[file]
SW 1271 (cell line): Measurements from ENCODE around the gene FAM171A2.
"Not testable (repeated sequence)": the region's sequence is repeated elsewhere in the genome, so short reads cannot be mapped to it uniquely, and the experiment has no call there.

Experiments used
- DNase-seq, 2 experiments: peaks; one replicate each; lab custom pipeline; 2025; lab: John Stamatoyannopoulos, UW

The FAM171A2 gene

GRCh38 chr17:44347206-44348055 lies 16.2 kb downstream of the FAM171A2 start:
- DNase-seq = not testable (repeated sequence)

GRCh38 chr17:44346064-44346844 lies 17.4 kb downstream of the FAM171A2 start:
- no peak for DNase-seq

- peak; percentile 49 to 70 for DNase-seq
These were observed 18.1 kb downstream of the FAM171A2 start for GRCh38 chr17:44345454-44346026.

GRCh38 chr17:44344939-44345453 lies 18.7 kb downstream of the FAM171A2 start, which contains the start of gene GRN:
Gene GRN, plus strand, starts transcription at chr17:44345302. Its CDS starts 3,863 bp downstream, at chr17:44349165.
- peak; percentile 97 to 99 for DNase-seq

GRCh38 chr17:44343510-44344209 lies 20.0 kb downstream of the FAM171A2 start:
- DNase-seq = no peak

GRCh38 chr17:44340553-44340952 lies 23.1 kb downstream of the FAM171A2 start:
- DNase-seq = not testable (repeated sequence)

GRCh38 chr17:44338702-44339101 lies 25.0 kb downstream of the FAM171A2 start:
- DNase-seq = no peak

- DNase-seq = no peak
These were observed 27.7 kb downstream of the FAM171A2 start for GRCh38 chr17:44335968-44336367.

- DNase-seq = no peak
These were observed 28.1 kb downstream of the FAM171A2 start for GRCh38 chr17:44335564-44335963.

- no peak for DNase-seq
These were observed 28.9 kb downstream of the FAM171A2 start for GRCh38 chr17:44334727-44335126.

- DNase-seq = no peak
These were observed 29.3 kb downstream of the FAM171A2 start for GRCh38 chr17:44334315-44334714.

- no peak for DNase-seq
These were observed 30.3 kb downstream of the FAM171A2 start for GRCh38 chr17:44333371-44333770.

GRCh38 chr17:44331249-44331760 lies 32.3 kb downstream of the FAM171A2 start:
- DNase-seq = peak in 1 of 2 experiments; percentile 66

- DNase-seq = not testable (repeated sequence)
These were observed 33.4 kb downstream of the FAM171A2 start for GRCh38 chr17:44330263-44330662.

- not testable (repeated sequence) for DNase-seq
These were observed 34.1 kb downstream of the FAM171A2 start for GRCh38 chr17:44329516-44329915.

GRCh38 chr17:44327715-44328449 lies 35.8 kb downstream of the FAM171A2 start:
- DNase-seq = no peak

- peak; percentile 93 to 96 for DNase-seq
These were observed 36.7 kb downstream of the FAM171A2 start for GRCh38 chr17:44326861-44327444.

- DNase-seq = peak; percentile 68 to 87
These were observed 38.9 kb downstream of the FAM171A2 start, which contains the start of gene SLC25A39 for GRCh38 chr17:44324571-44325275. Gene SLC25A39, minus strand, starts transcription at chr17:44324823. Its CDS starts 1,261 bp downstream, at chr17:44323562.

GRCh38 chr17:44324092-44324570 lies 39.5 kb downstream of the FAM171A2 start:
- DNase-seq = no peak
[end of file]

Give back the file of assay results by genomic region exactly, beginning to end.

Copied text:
SW 1271 (cell line): Measurements from ENCODE around the gene FAM171A2.
"Not testable (repeated sequence)": the region's sequence is repeated elsewhere in the genome, so short reads cannot be mapped to it uniquely, and the experiment has no call there.

Experiments used
- DNase-seq, 2 experiments: peaks; one replicate each; lab custom pipeline; 2025; lab: John Stamatoyannopoulos, UW

The FAM171A2 gene

GRCh38 chr17:44347206-44348055 lies 16.2 kb downstream of the FAM171A2 start:
- DNase-seq = not testable (repeated sequence)

GRCh38 chr17:44346064-44346844 lies 17.4 kb downstream of the FAM171A2 start:
- no peak for DNase-seq

- peak; percentile 49 to 70 for DNase-seq
These were observed 18.1 kb downstream of the FAM171A2 start for GRCh38 chr17:44345454-44346026.

GRCh38 chr17:44344939-44345453 lies 18.7 kb downstream of the FAM171A2 start, which contains the start of gene GRN:
Gene GRN, plus strand, starts transcription at chr17:44345302. Its CDS starts 3,863 bp downstream, at chr17:44349165.
- peak; percentile 97 to 99 for DNase-seq

GRCh38 chr17:44343510-44344209 lies 20.0 kb downstream of the FAM171A2 start:
- DNase-seq = no peak

GRCh38 chr17:44340553-44340952 lies 23.1 kb downstream of the FAM171A2 start:
- DNase-seq = not testable (repeated sequence)

GRCh38 chr17:44338702-44339101 lies 25.0 kb downstream of the FAM171A2 start:
- DNase-seq = no peak

- DNase-seq = no peak
These were observed 27.7 kb downstream of the FAM171A2 start for GRCh38 chr17:44335968-44336367.

- DNase-seq = no peak
These were observed 28.1 kb downstream of the FAM171A2 start for GRCh38 chr17:44335564-44335963.

- no peak for DNase-seq
These were observed 28.9 kb downstream of the FAM171A2 start for GRCh38 chr17:44334727-44335126.

- DNase-seq = no peak
These were observed 29.3 kb downstream of the FAM171A2 start for GRCh38 chr17:44334315-44334714.

- no peak for DNase-seq
These were observed 30.3 kb downstream of the FAM171A2 start for GRCh38 chr17:44333371-44333770.

GRCh38 chr17:44331249-44331760 lies 32.3 kb downstream of the FAM171A2 start:
- DNase-seq = peak in 1 of 2 experiments; percentile 66

- DNase-seq = not testable (repeated sequence)
These were observed 33.4 kb downstream of the FAM171A2 start for GRCh38 chr17:44330263-44330662.

- not testable (repeated sequence) for DNase-seq
These were observed 34.1 kb downstream of the FAM171A2 start for GRCh38 chr17:44329516-44329915.

GRCh38 chr17:44327715-44328449 lies 35.8 kb downstream of the FAM171A2 start:
- DNase-seq = no peak

- peak; percentile 93 to 96 for DNase-seq
These were observed 36.7 kb downstream of the FAM171A2 start for GRCh38 chr17:44326861-44327444.

- DNase-seq = peak; percentile 68 to 87
These were observed 38.9 kb downstream of the FAM171A2 start, which contains the start of gene SLC25A39 for GRCh38 chr17:44324571-44325275. Gene SLC25A39, minus strand, starts transcription at chr17:44324823. Its CDS starts 1,261 bp downstream, at chr17:44323562.

GRCh38 chr17:44324092-44324570 lies 39.5 kb downstream of the FAM171A2 start:
- DNase-seq = no peak